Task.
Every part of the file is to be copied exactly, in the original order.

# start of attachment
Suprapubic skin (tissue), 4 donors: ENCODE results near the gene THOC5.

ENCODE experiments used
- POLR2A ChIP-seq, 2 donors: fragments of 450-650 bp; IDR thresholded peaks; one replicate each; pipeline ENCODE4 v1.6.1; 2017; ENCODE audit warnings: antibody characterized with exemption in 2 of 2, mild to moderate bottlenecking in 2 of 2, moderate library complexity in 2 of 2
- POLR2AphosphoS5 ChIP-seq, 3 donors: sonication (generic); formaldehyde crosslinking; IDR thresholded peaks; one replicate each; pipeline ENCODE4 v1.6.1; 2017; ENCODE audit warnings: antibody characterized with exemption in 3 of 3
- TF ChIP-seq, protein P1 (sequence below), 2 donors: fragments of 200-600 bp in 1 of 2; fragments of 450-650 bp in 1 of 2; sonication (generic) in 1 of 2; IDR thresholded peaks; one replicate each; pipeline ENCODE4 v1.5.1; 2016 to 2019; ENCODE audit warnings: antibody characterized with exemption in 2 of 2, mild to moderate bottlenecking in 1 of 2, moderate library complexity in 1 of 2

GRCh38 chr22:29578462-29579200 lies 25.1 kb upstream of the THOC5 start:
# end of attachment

Suprapubic skin (tissue), 4 donors: ENCODE results near the gene THOC5.

ENCODE experiments used
- POLR2A ChIP-seq, 2 donors: fragments of 450-650 bp; IDR thresholded peaks; one replicate each; pipeline ENCODE4 v1.6.1; 2017; ENCODE audit warnings: antibody characterized with exemption in 2 of 2, mild to moderate bottlenecking in 2 of 2, moderate library complexity in 2 of 2
- POLR2AphosphoS5 ChIP-seq, 3 donors: sonication (generic); formaldehyde crosslinking; IDR thresholded peaks; one replicate each; pipeline ENCODE4 v1.6.1; 2017; ENCODE audit warnings: antibody characterized with exemption in 3 of 3
- TF ChIP-seq, protein P1 (sequence below), 2 donors: fragments of 200-600 bp in 1 of 2; fragments of 450-650 bp in 1 of 2; sonication (generic) in 1 of 2; IDR thresholded peaks; one replicate each; pipeline ENCODE4 v1.5.1; 2016 to 2019; ENCODE audit warnings: antibody characterized with exemption in 2 of 2, mild to moderate bottlenecking in 1 of 2, moderate library complexity in 1 of 2

GRCh38 chr22:29578462-29579200 lies 25.1 kb upstream of the THOC5 start: